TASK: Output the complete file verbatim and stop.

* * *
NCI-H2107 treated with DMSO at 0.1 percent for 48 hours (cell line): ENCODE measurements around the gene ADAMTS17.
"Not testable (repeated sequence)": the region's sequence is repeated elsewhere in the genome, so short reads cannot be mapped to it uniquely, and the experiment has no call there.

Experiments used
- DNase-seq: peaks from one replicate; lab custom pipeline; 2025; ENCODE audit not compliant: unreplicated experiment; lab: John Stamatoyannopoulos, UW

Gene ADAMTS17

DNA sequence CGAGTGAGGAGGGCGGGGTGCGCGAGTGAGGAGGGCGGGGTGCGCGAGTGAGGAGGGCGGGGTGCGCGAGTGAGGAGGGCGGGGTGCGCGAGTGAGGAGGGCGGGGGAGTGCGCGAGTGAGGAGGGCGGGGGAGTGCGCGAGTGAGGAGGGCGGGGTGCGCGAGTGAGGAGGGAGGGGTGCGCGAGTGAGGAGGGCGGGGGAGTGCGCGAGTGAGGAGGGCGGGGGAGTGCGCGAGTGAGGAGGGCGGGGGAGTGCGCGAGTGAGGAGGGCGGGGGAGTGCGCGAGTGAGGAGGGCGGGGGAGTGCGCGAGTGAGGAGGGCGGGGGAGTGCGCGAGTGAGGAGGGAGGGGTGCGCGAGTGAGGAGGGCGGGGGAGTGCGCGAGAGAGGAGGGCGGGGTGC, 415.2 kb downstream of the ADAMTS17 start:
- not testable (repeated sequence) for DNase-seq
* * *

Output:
NCI-H2107 treated with DMSO at 0.1 percent for 48 hours (cell line): ENCODE measurements around the gene ADAMTS17.
"Not testable (repeated sequence)": the region's sequence is repeated elsewhere in the genome, so short reads cannot be mapped to it uniquely, and the experiment has no call there.

Experiments used
- DNase-seq: peaks from one replicate; lab custom pipeline; 2025; ENCODE audit not compliant: unreplicated experiment; lab: John Stamatoyannopoulos, UW

Gene ADAMTS17

DNA sequence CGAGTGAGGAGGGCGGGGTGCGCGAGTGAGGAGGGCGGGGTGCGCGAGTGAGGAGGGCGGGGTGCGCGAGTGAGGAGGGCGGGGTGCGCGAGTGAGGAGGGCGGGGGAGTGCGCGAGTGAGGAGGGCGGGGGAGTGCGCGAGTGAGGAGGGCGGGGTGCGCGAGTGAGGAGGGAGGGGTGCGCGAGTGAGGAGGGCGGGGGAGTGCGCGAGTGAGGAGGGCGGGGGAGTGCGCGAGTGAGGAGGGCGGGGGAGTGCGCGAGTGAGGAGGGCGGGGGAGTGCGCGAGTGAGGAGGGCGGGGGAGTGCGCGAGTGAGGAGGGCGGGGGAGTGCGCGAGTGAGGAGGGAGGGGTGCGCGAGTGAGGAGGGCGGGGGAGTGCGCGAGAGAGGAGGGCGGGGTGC, 415.2 kb downstream of the ADAMTS17 start:
- not testable (repeated sequence) for DNase-seq